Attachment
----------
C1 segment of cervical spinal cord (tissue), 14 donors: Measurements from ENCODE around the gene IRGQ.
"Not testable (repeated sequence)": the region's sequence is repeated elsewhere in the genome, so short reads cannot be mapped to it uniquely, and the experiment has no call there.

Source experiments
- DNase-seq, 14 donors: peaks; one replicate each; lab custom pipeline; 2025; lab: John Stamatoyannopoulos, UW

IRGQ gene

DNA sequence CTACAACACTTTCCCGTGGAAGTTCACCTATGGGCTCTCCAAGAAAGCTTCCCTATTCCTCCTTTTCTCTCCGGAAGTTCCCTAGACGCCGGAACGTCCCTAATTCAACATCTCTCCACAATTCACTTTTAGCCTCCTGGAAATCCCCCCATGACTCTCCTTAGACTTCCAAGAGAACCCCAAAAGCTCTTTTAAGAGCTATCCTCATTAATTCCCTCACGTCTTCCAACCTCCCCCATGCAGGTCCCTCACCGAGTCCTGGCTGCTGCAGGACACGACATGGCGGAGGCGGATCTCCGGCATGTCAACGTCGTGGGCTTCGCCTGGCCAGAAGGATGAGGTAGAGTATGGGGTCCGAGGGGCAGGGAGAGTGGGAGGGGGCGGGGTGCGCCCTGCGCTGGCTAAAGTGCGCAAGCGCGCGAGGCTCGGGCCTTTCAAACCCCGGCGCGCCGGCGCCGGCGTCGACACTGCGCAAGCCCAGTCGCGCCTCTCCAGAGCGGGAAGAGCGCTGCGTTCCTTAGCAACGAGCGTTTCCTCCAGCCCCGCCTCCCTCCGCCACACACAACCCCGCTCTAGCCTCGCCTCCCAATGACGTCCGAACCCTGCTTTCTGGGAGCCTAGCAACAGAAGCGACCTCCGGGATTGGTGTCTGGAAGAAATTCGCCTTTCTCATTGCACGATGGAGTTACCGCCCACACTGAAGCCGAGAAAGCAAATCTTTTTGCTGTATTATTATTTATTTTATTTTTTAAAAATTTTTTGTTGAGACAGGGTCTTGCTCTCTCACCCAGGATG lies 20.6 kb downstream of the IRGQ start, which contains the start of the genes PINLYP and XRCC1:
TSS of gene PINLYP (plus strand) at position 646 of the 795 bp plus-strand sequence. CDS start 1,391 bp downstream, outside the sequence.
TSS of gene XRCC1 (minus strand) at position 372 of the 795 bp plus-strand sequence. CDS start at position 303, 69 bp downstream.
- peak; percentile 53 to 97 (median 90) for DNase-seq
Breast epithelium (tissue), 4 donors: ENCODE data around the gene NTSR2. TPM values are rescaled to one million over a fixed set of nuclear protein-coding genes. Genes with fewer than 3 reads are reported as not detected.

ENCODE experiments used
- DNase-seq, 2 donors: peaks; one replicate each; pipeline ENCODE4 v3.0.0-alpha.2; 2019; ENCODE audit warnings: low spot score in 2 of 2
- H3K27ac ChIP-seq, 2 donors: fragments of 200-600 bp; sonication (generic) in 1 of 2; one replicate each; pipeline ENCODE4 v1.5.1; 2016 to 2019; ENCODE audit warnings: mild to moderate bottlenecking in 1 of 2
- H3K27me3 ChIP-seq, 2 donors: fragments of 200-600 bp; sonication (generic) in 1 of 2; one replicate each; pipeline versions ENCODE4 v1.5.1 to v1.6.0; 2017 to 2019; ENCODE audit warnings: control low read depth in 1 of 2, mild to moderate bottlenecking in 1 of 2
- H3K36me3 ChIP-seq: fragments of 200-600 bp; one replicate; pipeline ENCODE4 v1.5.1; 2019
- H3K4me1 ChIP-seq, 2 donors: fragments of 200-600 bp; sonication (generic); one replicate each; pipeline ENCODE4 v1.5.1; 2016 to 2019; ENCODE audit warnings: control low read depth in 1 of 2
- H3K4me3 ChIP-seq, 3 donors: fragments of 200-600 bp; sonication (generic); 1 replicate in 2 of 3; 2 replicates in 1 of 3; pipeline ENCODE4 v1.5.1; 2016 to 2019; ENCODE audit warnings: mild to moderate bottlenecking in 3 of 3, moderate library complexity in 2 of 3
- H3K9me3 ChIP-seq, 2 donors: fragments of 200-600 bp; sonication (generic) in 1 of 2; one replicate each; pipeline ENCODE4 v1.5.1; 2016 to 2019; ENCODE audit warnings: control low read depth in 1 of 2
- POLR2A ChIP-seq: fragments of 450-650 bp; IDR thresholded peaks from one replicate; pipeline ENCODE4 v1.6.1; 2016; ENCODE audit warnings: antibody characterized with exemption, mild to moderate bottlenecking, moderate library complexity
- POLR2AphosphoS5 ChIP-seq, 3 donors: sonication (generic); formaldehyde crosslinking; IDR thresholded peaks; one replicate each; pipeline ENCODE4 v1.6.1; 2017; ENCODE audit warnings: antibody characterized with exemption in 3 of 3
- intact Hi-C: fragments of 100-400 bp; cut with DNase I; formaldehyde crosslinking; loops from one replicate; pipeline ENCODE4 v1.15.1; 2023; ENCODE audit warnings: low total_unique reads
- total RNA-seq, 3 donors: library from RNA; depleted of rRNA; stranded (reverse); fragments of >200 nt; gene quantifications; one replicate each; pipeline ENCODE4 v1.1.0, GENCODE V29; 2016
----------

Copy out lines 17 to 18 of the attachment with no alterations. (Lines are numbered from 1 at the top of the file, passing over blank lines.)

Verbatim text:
- H3K4me3 ChIP-seq, 3 donors: fragments of 200-600 bp; sonication (generic); 1 replicate in 2 of 3; 2 replicates in 1 of 3; pipeline ENCODE4 v1.5.1; 2016 to 2019; ENCODE audit warnings: mild to moderate bottlenecking in 3 of 3, moderate library complexity in 2 of 3
- H3K9me3 ChIP-seq, 2 donors: fragments of 200-600 bp; sonication (generic) in 1 of 2; one replicate each; pipeline ENCODE4 v1.5.1; 2016 to 2019; ENCODE audit warnings: control low read depth in 1 of 2